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Photograph: Liam Daniel/Netflix

'Bridgerton' on Netflix is what the U.S. needed this holiday season

Shonda Rhimes does it again.

Anna Rahmanan
Written by
Anna Rahmanan

As folks around the United States reckoned with a pretty different holiday season—one mostly devoid of extended family meals, hugs and cross-country trips—they found solace in what will arguably be remembered as the very best transition into a new year: Shonda Rhimes' first Netflix effort, Bridgerton.

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Among the variety of heart-warming and time-filling shows that defined a 2020 that most of us would like to forever forget, Bridgerton stands out as just the right mixture of entertaining, soap-opera like romance, period costumes, beautiful scenery, sexy accents and—well—sex to help us drift away from the everyday catastrophes that have been dominating our TV screens for close to a year now. 

The 8-episode period drama based on Julia Quinn's novels focuses on London's high society world, specifically looking at the debutante season through the eyes of the very rich and very good looking Bridgerton family. Daphne Bridgerton (Phoebe Dynevor) is the eldest daughter who makes her splash into society at the start of the first episode. Searching for a husband has never looked sexier: with her defining short bangs (sorry, we had to mention those), Daphne meets, greets, waltzes and baroque steps with a slew of potential suitors but she just can't keep her eyes off the at-first emotionally unavailable and oh-so-good-handsome Simon Basset, Duke of Hastings (Regé-Jean Page).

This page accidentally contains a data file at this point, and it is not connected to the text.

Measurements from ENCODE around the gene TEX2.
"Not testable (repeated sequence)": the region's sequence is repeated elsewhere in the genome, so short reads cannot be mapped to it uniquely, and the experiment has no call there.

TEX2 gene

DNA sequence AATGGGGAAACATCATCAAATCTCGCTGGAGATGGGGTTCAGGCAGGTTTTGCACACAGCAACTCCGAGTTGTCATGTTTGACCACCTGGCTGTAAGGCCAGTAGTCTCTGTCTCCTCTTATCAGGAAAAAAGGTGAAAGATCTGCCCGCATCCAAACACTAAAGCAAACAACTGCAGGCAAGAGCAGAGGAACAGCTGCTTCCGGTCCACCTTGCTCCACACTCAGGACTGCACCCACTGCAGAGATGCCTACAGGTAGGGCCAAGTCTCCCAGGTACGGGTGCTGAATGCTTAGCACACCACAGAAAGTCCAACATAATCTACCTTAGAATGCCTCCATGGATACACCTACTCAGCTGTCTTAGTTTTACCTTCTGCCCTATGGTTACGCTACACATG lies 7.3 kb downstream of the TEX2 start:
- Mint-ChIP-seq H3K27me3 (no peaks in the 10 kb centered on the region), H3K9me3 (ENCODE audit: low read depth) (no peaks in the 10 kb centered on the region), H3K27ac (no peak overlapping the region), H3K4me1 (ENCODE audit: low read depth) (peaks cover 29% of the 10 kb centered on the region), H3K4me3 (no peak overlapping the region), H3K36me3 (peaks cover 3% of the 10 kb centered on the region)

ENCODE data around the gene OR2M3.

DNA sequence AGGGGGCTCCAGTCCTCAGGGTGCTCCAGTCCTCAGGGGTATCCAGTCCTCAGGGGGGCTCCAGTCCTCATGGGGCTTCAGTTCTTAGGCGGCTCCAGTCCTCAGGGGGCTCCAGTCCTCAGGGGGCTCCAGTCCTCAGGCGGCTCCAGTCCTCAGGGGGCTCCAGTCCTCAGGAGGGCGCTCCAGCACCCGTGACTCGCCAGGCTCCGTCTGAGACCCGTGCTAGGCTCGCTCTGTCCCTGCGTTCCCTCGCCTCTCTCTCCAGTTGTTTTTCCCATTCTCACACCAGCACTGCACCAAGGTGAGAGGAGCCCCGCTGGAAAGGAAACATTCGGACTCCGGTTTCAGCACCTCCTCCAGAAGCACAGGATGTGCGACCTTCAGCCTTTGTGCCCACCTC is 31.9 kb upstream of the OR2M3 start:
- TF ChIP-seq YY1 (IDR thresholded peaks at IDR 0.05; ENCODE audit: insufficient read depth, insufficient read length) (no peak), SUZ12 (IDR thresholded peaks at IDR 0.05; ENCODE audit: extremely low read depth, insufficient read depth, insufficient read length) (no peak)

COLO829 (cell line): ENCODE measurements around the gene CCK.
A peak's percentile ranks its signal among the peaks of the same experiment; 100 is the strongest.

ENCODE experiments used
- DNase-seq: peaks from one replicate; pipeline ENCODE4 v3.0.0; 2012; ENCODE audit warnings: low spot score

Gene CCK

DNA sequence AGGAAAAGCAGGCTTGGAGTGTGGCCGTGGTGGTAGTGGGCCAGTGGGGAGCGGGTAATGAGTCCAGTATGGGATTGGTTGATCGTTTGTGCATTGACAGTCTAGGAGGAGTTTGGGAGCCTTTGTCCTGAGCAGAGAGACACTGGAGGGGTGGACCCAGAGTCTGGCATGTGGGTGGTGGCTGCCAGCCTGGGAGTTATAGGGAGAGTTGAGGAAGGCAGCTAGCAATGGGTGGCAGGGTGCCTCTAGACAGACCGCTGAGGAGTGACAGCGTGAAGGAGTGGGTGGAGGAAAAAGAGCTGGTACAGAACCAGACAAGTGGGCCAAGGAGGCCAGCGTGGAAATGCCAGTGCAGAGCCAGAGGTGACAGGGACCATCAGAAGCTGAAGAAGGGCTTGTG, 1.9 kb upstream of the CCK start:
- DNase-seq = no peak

Photograph: Liam Daniel/Netflix

The obviousness of what happens next is one of the reasons why the show is so addicting: we're surrounded by unexpected turns of events in the real world... some predictability feels familiar and comforting these days—especially during these odd holidays. But plot line predictability doesn't seem to be the only aspect of the series that has contributed to its success: a setting so different both in time and geography from what any American is used to, aided by period costumes that are as magnificent as they are unfamiliar, turn each episode into the very definition of escapism. We're stepping inside a world not only free of lockdown measures, petrifying viruses and sought-after vaccines, but also filled with colors and passions that remind us of an existence that once was.  

Although cagey about specific numbers, Netflix's recent comments about the popularity of the series clearly reflect its broad appeal. According to Variety, the Shondaland-produced series has reached the number one spot on Netflix's top 10 ranking in the United States and about 70 other countries. Overall, the outlet reports that Bridgerton is projected to reach 63 million households within a mere month of its debut.

But, maybe, those statistics aren't solely reliant on the dreamy quality of the show. At its finest, Bridgerton has been praised for its race-blind casting. A White Daphne falls for a Black Duke and—at least during the first half of the production—the interracial pairing is treated as a mere fact. No conversations about diversity feel needed, audience members focusing on other aspects of the show, which paints a world in which racism isn't even an after-thought. What's more: The most powerful person in the depicted social order, Queen Charlotte (Golda Rosheuvel), happens to be a Black woman. 

And, perhaps, the draw of Bridgerton for American audiences is just that: a beautiful, different world in which black lives really matter, protests for basic rights aren't needed and society order is independent of skin color. Upon the start of 2021, that fictional, fantastical world order is all we can wish for our country and beyond.

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